vCNS to NSX Upgrades – Host Upgrades

Host Upgrades

  1. Place DRS in to manual mode (Do not disable DRS)
  2. Click Networking & Securityand then click Installation.
  3. Click the Host Preparation

All clusters in your infrastructure are displayed.

  1. For each cluster, click Update or Install in the Installation Status column.
  2. Each host in the cluster receives the new logical switch software.

The host upgrade initiates a host scan. The old VIBs are removed (though they are not completely deleted until after the reboot). New VIBs are installed on the altboot partition. To view the new VIBs on a host that has not yet rebooted, you can run the esxcli software vib list –rebooting-image | grep esx command.]

  1. Monitor the installation until the Installation Status column displays a green check mark
  2. After manually evacuating the hosts, select the cluster and click the Resolve The Resolveaction attempts to complete the upgrade and reboot all hosts in the cluster. If the host reboot fails for any reason, the Resolve action halts. Check the hosts in the Hosts and Clusters view, make sure the hosts are powered on, connected, and contain no running VMs. Then retry the Resolve action.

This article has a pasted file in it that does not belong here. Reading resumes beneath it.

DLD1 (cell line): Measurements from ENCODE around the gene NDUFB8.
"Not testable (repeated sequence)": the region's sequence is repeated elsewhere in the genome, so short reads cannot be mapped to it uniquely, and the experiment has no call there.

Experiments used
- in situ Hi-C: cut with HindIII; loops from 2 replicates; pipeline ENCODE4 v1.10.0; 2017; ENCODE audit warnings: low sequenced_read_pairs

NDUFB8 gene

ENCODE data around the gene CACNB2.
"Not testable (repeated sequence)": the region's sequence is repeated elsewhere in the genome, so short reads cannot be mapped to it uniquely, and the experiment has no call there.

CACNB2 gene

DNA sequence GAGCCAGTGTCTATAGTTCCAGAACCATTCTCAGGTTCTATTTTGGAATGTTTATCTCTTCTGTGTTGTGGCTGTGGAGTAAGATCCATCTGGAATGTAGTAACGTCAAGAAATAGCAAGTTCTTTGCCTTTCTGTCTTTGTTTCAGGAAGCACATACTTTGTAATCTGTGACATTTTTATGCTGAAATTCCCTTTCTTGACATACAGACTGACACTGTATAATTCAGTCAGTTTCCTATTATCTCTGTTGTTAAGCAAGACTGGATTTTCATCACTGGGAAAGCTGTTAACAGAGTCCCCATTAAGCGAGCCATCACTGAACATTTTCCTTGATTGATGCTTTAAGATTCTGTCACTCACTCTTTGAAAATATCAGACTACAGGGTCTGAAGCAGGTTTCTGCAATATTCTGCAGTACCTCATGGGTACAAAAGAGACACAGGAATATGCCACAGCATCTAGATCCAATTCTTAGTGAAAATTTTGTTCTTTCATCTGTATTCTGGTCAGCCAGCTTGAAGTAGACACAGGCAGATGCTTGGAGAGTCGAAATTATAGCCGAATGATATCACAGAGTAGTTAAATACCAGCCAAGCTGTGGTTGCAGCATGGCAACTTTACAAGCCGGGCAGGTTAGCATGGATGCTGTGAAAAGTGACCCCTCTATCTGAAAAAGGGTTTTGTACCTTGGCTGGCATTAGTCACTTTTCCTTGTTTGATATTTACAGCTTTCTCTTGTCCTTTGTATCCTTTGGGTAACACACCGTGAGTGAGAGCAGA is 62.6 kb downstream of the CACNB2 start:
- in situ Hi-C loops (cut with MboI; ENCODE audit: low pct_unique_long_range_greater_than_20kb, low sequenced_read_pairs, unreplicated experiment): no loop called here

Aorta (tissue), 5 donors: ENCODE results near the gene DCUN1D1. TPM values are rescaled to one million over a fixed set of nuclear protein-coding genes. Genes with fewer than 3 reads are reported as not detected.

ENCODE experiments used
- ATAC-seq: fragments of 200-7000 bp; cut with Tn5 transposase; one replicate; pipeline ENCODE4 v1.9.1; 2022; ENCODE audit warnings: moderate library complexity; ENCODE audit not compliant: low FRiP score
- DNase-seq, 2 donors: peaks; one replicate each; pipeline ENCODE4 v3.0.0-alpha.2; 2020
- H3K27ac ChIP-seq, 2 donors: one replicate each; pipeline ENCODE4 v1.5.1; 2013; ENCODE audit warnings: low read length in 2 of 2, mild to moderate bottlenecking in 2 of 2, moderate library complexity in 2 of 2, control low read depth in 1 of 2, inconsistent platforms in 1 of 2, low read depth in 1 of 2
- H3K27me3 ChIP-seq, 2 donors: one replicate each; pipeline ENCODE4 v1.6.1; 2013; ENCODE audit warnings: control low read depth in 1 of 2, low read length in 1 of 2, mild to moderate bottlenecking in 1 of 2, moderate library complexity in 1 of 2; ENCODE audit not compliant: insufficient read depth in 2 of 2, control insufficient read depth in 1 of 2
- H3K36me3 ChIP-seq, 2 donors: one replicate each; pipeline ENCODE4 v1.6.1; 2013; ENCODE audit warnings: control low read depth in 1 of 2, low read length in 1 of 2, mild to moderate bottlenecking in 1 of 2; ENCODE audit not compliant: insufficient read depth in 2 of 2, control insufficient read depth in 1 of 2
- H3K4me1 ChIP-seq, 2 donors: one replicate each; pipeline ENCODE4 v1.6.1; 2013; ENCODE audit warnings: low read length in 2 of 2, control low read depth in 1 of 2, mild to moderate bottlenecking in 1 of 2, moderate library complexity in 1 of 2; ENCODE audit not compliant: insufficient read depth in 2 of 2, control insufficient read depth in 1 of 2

3. You may have to repeat the above process for each host.
  4. You can confirm connectivity by performing the following checks
    1. Verify that VXLAN segments are functional. Make sure to set the packet size correctly and include the don’t fragment bit.
    2. Ping between two VMs that are on same virtual wire but on two different hosts (one host that has been upgraded and one host that has not)
      1. From a Windows VM: ping -l 1472 –f <dest VM>
      2. From a Linux VM: ping -s 1472 –M do <dest VM>
    3. Ping between two hosts’ VTEP interfaces.
      1. ping ++netstack=vxlan -d -s 1572 <dest VTEP IP>
    4. All virtual wires from your 5.5 infrastructure are renamed to NSX logical switches, and the VXLAN column for the cluster says Enabled

For more information in this series please continue on to the next part